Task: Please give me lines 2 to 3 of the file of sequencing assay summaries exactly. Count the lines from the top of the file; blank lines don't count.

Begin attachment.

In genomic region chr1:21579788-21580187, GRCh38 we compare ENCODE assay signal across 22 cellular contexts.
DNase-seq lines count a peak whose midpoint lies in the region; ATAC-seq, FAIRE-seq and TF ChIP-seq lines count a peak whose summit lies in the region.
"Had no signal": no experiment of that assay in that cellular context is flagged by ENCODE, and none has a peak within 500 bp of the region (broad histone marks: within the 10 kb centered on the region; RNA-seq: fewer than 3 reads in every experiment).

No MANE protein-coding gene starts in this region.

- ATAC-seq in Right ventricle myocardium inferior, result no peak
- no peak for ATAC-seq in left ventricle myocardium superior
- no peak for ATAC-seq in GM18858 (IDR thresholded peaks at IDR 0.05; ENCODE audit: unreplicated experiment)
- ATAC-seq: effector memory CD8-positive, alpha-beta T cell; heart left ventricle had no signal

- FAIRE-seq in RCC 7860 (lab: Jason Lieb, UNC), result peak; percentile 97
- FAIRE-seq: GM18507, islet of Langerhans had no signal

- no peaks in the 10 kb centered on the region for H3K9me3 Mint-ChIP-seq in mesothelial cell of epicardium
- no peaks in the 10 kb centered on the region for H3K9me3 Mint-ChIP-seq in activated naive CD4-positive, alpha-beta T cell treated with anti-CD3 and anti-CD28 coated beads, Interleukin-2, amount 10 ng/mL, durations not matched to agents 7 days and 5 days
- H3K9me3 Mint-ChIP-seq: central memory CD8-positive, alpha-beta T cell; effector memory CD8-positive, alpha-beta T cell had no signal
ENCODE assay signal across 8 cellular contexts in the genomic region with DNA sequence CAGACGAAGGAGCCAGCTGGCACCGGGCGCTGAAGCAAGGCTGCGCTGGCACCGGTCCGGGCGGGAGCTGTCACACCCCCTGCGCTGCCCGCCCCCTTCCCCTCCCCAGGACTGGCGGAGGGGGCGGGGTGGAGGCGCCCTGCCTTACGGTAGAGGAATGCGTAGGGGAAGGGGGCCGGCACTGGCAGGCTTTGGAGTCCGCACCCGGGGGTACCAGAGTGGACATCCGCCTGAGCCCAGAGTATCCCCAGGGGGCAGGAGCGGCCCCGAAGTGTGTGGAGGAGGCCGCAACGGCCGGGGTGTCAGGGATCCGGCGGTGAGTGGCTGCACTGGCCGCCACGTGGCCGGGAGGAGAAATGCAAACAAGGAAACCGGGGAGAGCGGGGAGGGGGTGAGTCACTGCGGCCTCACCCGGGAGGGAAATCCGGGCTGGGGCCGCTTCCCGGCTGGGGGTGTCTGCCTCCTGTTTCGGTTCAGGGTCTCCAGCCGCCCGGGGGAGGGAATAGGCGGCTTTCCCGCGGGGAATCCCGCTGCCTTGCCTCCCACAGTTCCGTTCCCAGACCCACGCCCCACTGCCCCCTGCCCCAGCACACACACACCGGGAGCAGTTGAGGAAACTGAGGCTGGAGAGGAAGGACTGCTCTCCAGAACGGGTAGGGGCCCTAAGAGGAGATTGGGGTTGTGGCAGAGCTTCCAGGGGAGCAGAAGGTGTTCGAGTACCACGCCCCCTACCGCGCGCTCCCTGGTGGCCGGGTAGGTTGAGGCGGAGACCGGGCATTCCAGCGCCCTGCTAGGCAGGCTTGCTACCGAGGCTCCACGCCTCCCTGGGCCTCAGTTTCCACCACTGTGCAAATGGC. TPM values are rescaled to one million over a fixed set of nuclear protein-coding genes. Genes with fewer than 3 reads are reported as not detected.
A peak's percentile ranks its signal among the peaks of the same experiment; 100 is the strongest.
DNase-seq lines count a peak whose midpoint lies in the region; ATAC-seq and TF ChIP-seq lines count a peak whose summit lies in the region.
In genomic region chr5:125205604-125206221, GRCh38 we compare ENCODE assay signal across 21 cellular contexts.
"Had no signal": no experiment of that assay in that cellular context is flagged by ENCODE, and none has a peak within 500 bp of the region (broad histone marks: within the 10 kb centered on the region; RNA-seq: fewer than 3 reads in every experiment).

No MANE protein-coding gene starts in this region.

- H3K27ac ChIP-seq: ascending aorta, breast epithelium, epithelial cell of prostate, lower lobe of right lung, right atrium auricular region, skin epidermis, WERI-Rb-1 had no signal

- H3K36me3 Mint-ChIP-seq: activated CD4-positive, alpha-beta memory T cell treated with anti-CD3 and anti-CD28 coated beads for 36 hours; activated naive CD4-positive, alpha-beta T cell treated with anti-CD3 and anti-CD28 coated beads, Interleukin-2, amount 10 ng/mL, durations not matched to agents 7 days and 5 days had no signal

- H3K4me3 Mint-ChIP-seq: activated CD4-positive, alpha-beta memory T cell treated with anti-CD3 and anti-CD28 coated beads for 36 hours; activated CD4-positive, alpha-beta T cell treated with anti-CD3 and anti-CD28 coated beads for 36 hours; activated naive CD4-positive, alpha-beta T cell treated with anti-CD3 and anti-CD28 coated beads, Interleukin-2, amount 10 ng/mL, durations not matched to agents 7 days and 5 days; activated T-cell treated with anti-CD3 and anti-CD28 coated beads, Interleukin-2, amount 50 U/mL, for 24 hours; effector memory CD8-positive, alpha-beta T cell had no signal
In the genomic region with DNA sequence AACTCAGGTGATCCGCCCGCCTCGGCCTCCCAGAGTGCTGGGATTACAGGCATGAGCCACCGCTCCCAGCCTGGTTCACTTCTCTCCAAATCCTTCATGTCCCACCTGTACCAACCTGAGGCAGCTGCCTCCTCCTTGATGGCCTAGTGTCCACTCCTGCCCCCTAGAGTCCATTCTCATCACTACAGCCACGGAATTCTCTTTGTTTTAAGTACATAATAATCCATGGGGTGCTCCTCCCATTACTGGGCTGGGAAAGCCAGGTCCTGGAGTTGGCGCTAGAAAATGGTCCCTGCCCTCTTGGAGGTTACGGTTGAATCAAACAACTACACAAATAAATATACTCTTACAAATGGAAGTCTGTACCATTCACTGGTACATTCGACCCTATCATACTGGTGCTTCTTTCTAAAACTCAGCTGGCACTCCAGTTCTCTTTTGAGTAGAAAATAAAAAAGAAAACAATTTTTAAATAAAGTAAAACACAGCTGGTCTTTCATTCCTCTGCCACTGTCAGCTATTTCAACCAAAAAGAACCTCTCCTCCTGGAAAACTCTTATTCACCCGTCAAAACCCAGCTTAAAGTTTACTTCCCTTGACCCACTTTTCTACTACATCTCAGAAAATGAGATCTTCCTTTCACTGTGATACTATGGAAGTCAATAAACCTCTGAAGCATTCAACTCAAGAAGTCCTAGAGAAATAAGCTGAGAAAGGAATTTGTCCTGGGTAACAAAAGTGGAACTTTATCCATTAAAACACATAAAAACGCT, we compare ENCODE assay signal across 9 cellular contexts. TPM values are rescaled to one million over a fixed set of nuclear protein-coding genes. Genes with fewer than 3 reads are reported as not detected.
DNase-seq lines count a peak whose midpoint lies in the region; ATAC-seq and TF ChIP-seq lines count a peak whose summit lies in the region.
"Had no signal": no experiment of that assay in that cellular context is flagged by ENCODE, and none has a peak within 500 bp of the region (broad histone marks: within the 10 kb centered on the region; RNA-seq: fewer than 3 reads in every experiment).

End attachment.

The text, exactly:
DNase-seq lines count a peak whose midpoint lies in the region; ATAC-seq, FAIRE-seq and TF ChIP-seq lines count a peak whose summit lies in the region.
"Had no signal": no experiment of that assay in that cellular context is flagged by ENCODE, and none has a peak within 500 bp of the region (broad histone marks: within the 10 kb centered on the region; RNA-seq: fewer than 3 reads in every experiment).